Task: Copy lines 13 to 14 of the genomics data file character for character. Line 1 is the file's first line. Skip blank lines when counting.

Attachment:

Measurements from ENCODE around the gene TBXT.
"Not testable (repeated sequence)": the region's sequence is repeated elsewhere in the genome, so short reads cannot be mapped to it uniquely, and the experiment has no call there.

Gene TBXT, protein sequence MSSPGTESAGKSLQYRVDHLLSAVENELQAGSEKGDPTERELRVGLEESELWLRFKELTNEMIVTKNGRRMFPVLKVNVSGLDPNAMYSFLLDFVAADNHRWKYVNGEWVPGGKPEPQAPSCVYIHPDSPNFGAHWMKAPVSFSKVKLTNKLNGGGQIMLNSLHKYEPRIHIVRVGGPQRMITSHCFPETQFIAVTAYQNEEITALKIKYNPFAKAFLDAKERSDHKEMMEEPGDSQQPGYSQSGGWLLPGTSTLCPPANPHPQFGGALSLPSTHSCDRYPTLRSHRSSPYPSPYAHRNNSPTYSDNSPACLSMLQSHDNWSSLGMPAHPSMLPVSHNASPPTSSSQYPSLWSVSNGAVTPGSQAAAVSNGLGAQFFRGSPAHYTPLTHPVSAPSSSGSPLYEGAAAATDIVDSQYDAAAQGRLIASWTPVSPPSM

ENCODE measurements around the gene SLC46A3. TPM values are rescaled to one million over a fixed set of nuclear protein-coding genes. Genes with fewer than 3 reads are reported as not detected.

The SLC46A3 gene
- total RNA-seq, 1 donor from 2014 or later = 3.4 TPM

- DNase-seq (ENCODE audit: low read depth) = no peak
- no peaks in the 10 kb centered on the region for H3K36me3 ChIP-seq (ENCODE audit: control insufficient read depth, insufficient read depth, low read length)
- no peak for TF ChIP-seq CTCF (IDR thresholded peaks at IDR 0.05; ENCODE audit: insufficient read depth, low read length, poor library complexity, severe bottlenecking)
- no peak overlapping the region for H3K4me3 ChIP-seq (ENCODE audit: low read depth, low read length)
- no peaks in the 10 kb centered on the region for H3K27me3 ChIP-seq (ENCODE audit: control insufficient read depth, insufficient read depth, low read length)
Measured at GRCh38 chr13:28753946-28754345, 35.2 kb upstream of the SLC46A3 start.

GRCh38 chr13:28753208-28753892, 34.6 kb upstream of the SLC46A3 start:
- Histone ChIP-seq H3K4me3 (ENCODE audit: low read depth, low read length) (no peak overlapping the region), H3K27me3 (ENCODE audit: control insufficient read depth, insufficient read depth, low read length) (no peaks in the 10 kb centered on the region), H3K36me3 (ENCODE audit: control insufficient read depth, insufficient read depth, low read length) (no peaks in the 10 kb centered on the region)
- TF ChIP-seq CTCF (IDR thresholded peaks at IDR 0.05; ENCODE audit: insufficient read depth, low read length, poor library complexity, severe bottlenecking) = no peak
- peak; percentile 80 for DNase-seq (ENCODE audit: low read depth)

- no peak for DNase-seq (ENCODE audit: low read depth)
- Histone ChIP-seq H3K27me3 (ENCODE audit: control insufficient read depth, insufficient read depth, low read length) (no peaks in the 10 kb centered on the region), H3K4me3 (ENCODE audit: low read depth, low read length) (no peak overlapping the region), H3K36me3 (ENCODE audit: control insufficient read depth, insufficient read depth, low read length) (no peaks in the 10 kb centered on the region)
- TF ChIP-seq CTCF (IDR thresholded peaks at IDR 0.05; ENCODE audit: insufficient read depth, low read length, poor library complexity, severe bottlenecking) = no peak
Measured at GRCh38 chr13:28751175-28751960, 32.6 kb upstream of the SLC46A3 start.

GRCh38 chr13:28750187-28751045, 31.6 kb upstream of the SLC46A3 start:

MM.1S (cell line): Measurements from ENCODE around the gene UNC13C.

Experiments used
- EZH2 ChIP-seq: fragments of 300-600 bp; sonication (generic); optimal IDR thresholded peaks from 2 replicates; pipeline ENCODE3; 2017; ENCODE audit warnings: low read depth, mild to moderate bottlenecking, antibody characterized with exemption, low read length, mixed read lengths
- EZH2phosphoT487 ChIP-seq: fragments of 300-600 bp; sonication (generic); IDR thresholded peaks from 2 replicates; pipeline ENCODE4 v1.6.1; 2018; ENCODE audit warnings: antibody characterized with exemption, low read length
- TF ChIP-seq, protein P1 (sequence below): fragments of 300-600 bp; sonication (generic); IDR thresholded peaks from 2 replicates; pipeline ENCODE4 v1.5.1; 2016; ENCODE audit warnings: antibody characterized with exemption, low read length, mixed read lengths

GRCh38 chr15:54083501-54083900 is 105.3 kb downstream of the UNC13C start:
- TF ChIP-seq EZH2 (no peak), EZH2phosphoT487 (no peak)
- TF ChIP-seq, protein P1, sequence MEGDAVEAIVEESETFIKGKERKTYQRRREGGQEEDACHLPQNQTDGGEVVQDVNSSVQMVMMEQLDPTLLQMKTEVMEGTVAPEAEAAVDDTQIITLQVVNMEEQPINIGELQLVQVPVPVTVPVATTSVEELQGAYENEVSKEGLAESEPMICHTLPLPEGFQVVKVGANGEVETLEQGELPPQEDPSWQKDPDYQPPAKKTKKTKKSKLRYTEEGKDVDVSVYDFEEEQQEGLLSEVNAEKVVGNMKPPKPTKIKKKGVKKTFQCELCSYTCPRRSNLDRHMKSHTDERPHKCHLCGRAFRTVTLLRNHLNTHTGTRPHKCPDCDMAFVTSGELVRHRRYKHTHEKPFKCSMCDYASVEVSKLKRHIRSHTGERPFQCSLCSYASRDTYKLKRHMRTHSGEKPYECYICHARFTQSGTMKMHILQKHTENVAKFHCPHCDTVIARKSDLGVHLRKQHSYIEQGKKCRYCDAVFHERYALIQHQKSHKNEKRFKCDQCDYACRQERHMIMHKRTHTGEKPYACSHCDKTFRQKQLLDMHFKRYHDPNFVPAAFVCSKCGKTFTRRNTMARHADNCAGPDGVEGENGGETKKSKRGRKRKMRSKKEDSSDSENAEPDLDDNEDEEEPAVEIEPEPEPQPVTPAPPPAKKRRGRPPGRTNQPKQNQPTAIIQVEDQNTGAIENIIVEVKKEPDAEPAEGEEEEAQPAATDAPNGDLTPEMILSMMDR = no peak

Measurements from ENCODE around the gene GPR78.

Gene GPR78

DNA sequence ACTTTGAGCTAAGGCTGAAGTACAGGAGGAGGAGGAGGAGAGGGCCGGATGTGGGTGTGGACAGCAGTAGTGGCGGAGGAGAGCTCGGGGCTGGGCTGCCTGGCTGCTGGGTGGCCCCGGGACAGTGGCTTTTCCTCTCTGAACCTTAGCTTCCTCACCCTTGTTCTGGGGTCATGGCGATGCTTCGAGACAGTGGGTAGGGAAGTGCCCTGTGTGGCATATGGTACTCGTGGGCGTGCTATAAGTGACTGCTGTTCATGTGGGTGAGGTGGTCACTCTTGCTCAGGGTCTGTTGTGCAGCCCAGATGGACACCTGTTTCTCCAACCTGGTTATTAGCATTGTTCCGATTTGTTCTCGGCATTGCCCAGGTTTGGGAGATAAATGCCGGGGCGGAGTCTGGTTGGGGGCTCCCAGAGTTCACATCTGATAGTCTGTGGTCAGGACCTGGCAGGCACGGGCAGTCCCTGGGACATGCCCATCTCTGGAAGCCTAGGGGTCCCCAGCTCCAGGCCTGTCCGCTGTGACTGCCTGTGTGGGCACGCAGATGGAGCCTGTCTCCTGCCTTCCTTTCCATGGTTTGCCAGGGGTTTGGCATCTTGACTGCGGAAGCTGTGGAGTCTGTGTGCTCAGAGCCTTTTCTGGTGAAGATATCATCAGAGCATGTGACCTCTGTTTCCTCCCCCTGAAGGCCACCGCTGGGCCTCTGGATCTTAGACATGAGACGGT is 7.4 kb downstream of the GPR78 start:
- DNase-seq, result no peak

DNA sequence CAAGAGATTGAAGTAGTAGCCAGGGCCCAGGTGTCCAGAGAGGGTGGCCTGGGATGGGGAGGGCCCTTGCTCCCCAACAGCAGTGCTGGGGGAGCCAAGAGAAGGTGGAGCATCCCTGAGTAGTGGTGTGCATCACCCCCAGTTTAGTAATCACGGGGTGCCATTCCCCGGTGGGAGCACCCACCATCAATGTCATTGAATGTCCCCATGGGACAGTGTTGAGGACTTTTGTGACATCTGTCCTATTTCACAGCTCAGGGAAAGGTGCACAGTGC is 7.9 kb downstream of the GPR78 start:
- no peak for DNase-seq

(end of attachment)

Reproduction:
GRCh38 chr13:28753208-28753892, 34.6 kb upstream of the SLC46A3 start:
- Histone ChIP-seq H3K4me3 (ENCODE audit: low read depth, low read length) (no peak overlapping the region), H3K27me3 (ENCODE audit: control insufficient read depth, insufficient read depth, low read length) (no peaks in the 10 kb centered on the region), H3K36me3 (ENCODE audit: control insufficient read depth, insufficient read depth, low read length) (no peaks in the 10 kb centered on the region)